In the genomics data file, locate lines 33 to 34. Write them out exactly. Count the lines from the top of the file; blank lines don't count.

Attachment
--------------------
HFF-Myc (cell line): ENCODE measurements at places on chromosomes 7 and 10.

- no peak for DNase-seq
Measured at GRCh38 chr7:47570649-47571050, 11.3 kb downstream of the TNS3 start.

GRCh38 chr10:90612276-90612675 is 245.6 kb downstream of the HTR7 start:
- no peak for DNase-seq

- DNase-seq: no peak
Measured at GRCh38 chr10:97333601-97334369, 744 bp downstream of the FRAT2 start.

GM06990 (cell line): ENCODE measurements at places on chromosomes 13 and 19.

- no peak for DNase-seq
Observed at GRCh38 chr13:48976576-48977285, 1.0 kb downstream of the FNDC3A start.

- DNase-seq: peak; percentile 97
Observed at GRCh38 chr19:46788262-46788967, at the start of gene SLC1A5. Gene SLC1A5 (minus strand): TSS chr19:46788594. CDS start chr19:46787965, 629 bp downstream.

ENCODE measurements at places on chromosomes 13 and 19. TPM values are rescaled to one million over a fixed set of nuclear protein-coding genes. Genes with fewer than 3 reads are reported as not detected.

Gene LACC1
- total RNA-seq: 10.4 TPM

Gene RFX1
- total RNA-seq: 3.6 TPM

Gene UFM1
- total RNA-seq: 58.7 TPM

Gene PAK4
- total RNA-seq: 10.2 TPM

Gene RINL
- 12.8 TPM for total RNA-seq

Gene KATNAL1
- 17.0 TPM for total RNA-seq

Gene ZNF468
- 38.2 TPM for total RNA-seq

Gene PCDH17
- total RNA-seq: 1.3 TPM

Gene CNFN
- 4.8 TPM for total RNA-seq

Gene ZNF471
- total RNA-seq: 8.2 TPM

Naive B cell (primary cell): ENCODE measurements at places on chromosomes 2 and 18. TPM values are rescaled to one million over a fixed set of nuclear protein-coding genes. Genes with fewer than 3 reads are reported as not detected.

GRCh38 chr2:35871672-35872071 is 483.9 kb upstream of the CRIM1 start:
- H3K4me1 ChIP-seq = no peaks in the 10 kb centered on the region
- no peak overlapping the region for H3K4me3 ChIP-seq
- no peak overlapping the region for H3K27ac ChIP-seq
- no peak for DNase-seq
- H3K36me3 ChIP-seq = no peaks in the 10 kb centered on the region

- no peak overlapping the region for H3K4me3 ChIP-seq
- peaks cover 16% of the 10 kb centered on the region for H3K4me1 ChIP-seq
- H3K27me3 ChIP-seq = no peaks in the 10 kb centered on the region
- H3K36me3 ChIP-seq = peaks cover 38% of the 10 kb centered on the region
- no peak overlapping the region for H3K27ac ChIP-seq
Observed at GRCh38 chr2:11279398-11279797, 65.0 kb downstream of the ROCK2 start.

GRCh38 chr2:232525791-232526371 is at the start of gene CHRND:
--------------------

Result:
- total RNA-seq: 8.2 TPM

Naive B cell (primary cell): ENCODE measurements at places on chromosomes 2 and 18. TPM values are rescaled to one million over a fixed set of nuclear protein-coding genes. Genes with fewer than 3 reads are reported as not detected.